FCC Establishes Process for State “Opt-Out”
On June 19, FirstNet announced that it would be delivering to each state, via web portal, its proposal describing how it intends to build out the Radio Access Network (RAN). States will have 45 days to review the proposal and exchange feedback to FirstNet before the 90 day response period begins. States who opt out of the FirstNet plan must submit their proposal to develop a state RAN to the FCC for that agency’s approval. To get FCC approval, the state-proposed RAN must interoperate with the FirstNet broadband network.
This month the FCC established the timeline and process by which a state will notify the Commission of the decision to opt out as well as the FCC’s review process.
In the Report & Order the FCC determined:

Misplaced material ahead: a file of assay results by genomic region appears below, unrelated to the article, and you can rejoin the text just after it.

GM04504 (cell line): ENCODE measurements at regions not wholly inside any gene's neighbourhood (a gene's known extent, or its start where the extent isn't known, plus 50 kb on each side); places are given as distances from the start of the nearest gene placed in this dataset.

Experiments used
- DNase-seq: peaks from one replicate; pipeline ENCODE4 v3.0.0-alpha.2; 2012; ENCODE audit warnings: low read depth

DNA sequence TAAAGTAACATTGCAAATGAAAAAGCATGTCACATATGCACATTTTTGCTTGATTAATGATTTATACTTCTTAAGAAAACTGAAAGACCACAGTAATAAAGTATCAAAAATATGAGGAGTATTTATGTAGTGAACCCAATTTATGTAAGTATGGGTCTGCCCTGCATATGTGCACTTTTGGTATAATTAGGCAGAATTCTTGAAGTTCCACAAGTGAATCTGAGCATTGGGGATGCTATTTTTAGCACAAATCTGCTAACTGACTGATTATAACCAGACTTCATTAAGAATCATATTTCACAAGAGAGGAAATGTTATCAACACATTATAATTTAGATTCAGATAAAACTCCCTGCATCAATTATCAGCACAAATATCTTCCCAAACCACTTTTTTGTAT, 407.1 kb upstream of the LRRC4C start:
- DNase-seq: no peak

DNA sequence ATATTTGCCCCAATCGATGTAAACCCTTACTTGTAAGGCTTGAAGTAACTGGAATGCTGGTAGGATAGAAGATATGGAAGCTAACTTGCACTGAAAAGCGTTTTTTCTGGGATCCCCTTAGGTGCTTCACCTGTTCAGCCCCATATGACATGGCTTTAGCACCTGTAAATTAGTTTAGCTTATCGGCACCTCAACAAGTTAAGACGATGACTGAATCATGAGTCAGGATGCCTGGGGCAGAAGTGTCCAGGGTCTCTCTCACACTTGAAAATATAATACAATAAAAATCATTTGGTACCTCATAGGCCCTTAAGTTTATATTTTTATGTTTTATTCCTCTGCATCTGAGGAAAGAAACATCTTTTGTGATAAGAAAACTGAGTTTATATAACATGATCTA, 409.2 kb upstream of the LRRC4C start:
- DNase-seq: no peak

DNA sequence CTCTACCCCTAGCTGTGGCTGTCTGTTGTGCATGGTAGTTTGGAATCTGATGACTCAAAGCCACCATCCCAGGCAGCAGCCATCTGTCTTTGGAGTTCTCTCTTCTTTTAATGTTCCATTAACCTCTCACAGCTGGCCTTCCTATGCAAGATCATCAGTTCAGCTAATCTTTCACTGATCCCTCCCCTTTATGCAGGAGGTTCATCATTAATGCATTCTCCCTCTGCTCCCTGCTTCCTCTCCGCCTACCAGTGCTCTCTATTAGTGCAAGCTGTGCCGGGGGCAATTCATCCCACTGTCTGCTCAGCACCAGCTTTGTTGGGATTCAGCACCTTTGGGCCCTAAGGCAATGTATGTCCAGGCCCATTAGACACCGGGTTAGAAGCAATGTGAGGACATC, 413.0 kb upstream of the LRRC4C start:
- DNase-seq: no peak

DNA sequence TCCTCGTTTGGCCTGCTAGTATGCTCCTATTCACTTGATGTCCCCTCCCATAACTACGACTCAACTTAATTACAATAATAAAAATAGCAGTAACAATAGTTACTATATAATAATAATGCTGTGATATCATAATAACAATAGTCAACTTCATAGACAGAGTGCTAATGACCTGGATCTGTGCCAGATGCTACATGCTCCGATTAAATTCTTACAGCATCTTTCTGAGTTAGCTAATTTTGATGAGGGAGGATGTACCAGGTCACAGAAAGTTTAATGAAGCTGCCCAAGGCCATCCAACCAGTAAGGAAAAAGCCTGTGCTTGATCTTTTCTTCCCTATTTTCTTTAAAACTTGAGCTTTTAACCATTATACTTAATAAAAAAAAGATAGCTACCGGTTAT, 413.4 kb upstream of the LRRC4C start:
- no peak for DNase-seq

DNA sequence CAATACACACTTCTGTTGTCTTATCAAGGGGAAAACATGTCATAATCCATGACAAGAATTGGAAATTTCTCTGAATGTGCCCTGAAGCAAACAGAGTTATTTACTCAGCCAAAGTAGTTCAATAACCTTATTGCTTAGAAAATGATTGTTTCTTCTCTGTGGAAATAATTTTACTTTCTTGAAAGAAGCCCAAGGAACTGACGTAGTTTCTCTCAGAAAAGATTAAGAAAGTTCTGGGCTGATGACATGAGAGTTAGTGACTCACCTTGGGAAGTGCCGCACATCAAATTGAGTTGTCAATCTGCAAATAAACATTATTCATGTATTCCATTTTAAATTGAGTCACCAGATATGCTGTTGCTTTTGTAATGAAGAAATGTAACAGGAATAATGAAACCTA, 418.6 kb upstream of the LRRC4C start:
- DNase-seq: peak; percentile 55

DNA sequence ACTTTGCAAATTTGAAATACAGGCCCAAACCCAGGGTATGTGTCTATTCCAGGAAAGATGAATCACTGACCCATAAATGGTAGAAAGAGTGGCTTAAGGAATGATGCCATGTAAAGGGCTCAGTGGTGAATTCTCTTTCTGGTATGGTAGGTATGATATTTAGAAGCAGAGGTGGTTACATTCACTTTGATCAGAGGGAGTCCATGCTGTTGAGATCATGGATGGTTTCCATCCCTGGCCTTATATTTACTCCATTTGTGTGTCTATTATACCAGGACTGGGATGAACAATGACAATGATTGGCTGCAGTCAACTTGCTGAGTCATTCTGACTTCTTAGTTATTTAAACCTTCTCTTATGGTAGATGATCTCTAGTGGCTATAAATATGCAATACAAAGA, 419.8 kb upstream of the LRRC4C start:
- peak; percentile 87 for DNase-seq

- FirstNet must notify the FCC of the date on which plans are delivered to a state or states
- FCC must issue a Public Notice announcing the deadline by which the state or states must provide opt out notifications to FirstNet, NTIA and the FCC
- States will have 90 days after receiving the final plan to review the FirstNet proposal and either accept it or opt out and build their own RAN.
- Opt Out Notice must include certification that NTIA and FirstNet were notified
- A special email address will be established for this purpose
- Either the Governor or a designee may provide the notice
- Governor must provide written notice of the delegation of authority
- After opting out, the state has 180 days to:
- Develop and issue an RFP providing for full deployment of the state RAN (not just development of a plan),
- Receive firm bids in response to the RFP